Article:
R’ Moshe of Przemsyl (Poland; 16th century) writes: if the Shulchan Aruch’s explanation were really the origin of the name, the day would be called “Shabbat Rabbah,” because the Jews of old spoke Aramaic, not Hebrew. Rather, R’ Moshe writes, the name “Shabbat Hagadol” is taken from the haftarah which many communities read on this day.
Specifically, the haftarah that is read contains the final prophecy of the last prophet. In it, that prophet (Malachi) rebukes Bnei Yisrael for their laxity in performing mitzvot. He warns that the Day of Judgment will come, and that it will then be apparent to all who has been found to be worthy and who has not. The haftarah concludes: “Behold, I will send to you Eliyahu Hanavi, before the coming of the great (‘gadol’) and awesome day of G-d”-i.e., the day of the final judgment and redemption. We prepare for the celebration of the first redemption from exile by reading of the future, Final Redemption, and the day on which we read of the “Yom Hagadol” is known as “Shabbat Hagadol.” (On the other hand, writes R’ Moshe, if the day were named only for the haftarah it would be called “Shabbat V’arvah” after the haftarah’s first word; thus, the reason cited by Shulchan Aruch above is needed as well.) (Mateh Moshe 542)
R’ Yissachar Yaakovson z”l (Israel; 20th century) suggests the following additional connection between the haftarah and the occasion: Pesach, more than any other holiday, is a family- oriented celebration. Eliyahu Hanavi, the haftarah tells us, will work to reunite families and “restore the heart of fathers to children and the heart of children to their fathers” (Malachi 3:24). (Chazon Hamikra)
R’ Mendel Hirsch z”l (son of R’ S.R. Hirsch; died 1901) writes that, in fact, the verse just quoted should be translated, “He will turn the thoughts of fathers towards their sons, and the thoughts of sons towards their fathers.” The accomplishment of Eliyahu Hanavi will be that he will bridge the generation gap which has so divided society. (The Hirsch Chumash Vol. VI, p. 575.)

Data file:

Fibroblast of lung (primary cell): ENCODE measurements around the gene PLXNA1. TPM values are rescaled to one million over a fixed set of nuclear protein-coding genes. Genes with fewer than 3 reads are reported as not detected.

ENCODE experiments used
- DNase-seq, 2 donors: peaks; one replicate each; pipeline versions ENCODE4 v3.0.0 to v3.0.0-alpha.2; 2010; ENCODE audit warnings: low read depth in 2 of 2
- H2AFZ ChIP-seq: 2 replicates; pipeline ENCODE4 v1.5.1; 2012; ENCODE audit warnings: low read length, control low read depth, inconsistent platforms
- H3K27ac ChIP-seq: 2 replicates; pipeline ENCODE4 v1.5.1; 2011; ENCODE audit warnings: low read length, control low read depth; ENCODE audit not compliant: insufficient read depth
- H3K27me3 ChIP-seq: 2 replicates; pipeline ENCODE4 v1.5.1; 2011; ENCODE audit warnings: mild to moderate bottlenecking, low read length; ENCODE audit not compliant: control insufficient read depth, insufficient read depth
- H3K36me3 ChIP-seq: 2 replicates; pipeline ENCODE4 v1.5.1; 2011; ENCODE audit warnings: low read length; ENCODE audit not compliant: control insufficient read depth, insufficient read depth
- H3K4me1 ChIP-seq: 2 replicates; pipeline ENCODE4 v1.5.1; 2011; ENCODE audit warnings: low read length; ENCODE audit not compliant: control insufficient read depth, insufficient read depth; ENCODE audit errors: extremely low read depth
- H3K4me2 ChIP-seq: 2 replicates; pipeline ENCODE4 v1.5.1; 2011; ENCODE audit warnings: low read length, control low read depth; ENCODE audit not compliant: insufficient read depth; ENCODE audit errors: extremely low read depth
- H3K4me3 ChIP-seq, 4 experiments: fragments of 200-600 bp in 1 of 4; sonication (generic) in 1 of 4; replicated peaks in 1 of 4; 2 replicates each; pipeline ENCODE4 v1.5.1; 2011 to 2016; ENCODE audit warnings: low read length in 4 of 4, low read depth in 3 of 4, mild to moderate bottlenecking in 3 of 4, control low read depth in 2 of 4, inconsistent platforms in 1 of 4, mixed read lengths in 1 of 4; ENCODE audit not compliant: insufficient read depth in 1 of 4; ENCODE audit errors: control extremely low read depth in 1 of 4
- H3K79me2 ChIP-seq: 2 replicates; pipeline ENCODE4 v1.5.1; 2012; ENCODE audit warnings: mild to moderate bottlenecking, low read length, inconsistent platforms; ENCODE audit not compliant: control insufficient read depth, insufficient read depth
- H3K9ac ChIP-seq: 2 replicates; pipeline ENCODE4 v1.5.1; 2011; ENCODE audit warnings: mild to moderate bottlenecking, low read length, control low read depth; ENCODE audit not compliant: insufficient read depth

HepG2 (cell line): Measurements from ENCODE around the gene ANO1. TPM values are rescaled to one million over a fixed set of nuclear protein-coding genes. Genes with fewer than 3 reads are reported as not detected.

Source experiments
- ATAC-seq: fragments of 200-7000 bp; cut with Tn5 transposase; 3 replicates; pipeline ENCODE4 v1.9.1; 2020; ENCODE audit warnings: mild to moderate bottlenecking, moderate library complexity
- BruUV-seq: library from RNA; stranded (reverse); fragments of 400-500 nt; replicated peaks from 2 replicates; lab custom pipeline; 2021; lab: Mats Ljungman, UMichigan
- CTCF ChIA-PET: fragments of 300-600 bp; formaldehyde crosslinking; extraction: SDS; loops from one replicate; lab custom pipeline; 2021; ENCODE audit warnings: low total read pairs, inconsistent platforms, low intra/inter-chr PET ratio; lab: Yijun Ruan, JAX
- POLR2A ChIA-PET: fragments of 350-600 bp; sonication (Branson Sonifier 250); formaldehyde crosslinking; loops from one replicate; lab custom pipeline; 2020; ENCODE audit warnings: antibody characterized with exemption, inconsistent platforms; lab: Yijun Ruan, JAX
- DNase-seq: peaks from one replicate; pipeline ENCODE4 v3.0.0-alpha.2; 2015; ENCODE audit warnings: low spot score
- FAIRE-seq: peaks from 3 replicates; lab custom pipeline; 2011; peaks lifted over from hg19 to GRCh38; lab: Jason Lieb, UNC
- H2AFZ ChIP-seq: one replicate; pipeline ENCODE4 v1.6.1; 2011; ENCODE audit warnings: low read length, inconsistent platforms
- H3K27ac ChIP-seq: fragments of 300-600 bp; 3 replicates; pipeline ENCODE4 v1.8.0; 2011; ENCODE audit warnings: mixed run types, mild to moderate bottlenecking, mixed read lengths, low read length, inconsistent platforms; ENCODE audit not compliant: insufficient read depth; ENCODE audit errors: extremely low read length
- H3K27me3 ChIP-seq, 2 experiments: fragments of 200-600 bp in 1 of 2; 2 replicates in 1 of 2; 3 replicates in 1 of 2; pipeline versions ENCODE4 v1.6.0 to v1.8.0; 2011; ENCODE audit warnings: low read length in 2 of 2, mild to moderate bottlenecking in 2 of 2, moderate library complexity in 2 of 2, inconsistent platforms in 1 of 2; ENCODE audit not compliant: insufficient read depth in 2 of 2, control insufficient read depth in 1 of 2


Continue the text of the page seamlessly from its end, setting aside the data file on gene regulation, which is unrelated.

When Is This Special Haftarah Read?
There are varying customs regarding when this haftarah is or is not read. Specifically, some read this haftarah on every Shabbat Hagadol, some read it only when Erev Pesach falls on Shabbat, some only when Erev Pesach does not fall on Shabbat, and some never read it. (See Sefer Maharil [Machon Yerushalayim ed.] p. 417)
R’ Mordechai Jaffe z”l (Poland; died 1612) offers the following explanation for the custom to read this haftarah only when Shabbat Hagadol falls on Erev Pesach: the very reason that this haftarah is read at all is that it contains a reminder to bring ma’aser, a mitzvah whose deadline is Erev Pesach (every third year). (Levush Malchut O.C. 430:1)
Among the chassidic rebbes who followed Levush’s view was R’ Menachem Mendel of Rimanov z”l (died 1815). However, R’ Menachem Mendel gave a different reason for this custom.
As mentioned above, this haftarah refers to the coming of Eliyahu. R’ Mendel of Rimanov argues that Eliyahu is most likely to appear on Erev Pesach which falls on Shabbat. On the one hand, we believe that mashiach will come on Pesach and Eliyahu will precede mashiach. On the other hand, the gemara (Eruvin 43b) says that Eliyahu will not come on erev yom tov so as not to distract us from holiday preparations. When, then, can he come? asks R’ Mendel. On Erev Pesach which falls on Shabbat, when all of our preparations have been made on the day before. (Menachem Zion: Shabbat Hagadol)
The Vilna Gaon’s custom was to read this haftarah only if Erev Pesach fell on a weekday. Rav Yissachar Ber of Vilna explains that there is no purpose to giving a reminder about ma’aser on Erev Pesach which is Shabbat; by then, it already is too late to bring the tithes from home. Only if some weekdays separate the reading and Erev Pesach is the reminder helpful. (Ma’aseh Rav 176, with the commentary Peulat Sachir)
R’ Chaim David Halevi z”l (Chief Rabbi of Tel Aviv) notes that the above explanation is correct only according to the view that the deadline for bringing ma’aser is Erev Pesach. However, some say that it is the sixth day of Pesach. (Aseh Lecha Rav, Vol. II, siman 32)
Sponsored by Aaron and Rona Lerner, in memory of their fathers Avraham ben Yaakov Hakohen a”h and Yaakov Yonah ben Yisroel a”h
Copyright © 2000 by Shlomo Katz and Project Genesis, Inc.
The editors hope these brief ‘snippets’ will engender further studyand discussion of Torah topics (“lehagdil Torah u’leha’adirah”), andyour letters are appreciated. Web archives at Project Genesis start with 5758 (1997) and may be retrieved from the Hamaayan page.Text archives from 1990 through the presentmay be retrieved from http://www.acoast.com/~sehc/hamaayan/. Donationsto HaMaayan are tax-deductible.